The World Arm Wrestling Federation, which oversees the Arm Wrestling World Championships, among other things and whose rules we refer to in this article, is the primary arm wrestling organization in the world. Nevertheless, despite not being globally standardized. Different authorities and federations have fairly similar regulations for arm wrestling, and they frequently only change in the smaller, less significant nuances. Everywhere in the globe, an Arm Wrestling match basically follows the same arm wrestling rules.
The object of the Game
To win an arm wrestling match, you must pin your opponent’s hand to the touchpad of the table. Strength and skill are used in tandem to accomplish this. Despite being largely a physical sport, arm wrestling can be quite psychological, with competitors “psyching themselves up” to reach their best mental state and frequently attempting to scare or distract their rivals.
In addition to striving to win their own individual matches at the World Arm Wrestling Championships, contestants aim to score points for their nation’s team in the competition’s team championship.
Players & Equipment
Because physical strength and size are correlated, athletes compete against one another in weight divisions to guarantee that matches and tournaments are fair. Players must also dress accordingly, donning sports shirts with short sleeves or no sleeves and sports leggings with minimal to no advertising. No jeans may be worn, and no arm, elbow, or wrist supports are permitted.
The following characteristics and WAF regulations must be met for the tables to be used in official World Arm Wrestling Tournaments. Tables mostly include the following:
- Elbow pads – These are where each contestant lays their elbow down to wrestle. They are cushioned to reduce pain and stop injuries.
- Touchpads: Each contestant attempts to shove his opponent’s hand onto one of the raised pads on the opposing sides of the table.
- Hand pegs – Competitors use them to hold onto when grappling, giving themselves more leverage.
Depending on whether arm wrestling is to be performed seated or standing, a different style of arm wrestling table is employed. Tabletops for sit-down competitions should be 28″ off the ground. The tabletop should be 40″ from the ground for stand-up play. The table top’s other measurements, which are 36″ long and 26″ broad, are all the same.
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Legs must be at least 18″ apart and have an inside leg measurement of no less than 28″. Elbow pads should be constructed of thick, high-quality foam that is 7″ × 7″ and 2″ thick, and they should be placed 2″ from the edge. A touchpad should be 5″ out from the inner corner of the elbow pad to the inside corner of the pad, measuring 10″ long by 4″ high.
Each table’s edge should have hand pegs halfway up, spaced apart by 13″; similarly, chairs should be a standard 18″ square, 18″ off the floor. Additionally, a line that divides the table into two halves should be painted or taped onto the surface of the table in the middle.
Scoring in individual matches is fairly easy since it follows a basic win/lose pattern over one round. However, there is a team competition at the World Arm-wrestling Championships where points are given for each competitor’s performance in their category and combined with those of their nation’s team. Therefore, in each weight class, the following points are awarded:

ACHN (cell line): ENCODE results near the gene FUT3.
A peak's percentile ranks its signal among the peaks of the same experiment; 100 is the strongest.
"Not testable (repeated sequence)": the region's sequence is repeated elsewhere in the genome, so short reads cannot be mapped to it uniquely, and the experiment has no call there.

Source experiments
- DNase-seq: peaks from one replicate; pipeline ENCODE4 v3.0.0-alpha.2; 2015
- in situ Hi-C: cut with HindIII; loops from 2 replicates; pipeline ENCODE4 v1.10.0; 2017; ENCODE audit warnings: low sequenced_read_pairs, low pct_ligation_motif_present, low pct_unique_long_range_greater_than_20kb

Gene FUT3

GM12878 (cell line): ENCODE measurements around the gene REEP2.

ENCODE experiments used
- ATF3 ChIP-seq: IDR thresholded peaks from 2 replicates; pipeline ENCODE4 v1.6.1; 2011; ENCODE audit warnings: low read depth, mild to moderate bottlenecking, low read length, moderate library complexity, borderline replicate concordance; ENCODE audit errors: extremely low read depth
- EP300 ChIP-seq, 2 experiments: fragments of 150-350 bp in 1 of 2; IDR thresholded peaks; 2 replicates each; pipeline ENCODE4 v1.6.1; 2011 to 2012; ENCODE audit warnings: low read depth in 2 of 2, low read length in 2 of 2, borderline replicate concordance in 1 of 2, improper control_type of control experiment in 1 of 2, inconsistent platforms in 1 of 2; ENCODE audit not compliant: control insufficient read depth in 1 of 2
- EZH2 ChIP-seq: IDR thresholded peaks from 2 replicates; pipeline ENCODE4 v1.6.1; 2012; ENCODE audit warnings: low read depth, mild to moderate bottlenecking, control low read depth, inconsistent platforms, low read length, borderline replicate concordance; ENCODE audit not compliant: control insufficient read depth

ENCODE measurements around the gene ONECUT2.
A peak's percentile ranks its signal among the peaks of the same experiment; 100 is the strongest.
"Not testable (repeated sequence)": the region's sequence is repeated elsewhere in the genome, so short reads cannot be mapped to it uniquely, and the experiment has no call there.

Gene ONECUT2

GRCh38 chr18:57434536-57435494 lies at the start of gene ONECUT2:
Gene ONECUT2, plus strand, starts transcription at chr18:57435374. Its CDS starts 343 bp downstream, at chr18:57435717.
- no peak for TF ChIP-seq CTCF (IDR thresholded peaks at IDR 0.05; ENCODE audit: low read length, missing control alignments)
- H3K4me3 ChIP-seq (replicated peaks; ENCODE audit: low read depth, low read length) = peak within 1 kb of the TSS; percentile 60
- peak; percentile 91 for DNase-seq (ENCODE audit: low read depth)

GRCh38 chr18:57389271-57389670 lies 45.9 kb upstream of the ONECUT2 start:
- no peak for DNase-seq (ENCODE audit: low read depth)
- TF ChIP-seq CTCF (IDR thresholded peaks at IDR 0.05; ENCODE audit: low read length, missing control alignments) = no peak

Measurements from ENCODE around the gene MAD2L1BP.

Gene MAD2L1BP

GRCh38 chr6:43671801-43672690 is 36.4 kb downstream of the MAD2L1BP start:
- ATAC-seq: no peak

Winning the Game
The participant who successfully pins their opponent’s arm onto the touchpad wins an individual bout. Each battle lasts one round in the World Arm Wrestling Championships, but in other events governed by various federations, rules, and regulations, matches may be contested on a “best of three,” “best of five,” or other bases.
The team that receives the most points from its members’ performances in their separate individual events wins the team competition at the World Arm wrestling Championships. This frequently holds true for different kinds of arm wrestling events and championships.
Rules of Arm Wrestling
- To let the officials view the participants and their grip from both sides, each match is overseen by two referees, one on each side.
- A match has no set duration, but the referee has the right to end it if they believe one or both contestants are not in a condition to continue.
- The contestants should walk up to the table, settle in, and then take their opponent’s hand. The thumb knuckle should be visible, and the grip should be palm to palm. Other hands of competitors shall hold their corresponding hand pegs.
- If both contestants agree, they may opt to begin a match in the referee’s grip or in a strip.
- The match will start as soon as the officials are satisfied with both competitors’ grip. Each contestant should strive to pin their opponent’s arm against the touchpad.
- Apply sideways pressure to compel their opponent’s hand to the touchpad. It is not permitted to apply back pressure in an effort to move the adversary toward the middle of the table.
- When a participant pins their opponent’s hand to the touchpad, they have won the match. If the head referee is satisfied that this is a legitimate pin at this point, they will exclaim, “Stop! and instantly raise their arm to denote the inner.
- A competitor’s natural wrist, or any portion of it, touching the touchpad constitutes a legitimate pin.
- Arm wrestling has a wide variety of infractions that may be committed. These include, among other things, touching a part of one’s own body while playing, crossing one’s shoulder into the region of the opponent, lowering one’s shoulder below the height of the touchpad, using vulgar words or abusive gestures, or acting unsportsmanlike.
- Two warnings equal one foul, two fouls equal disqualification, and thus, the opponent wins the Game right away.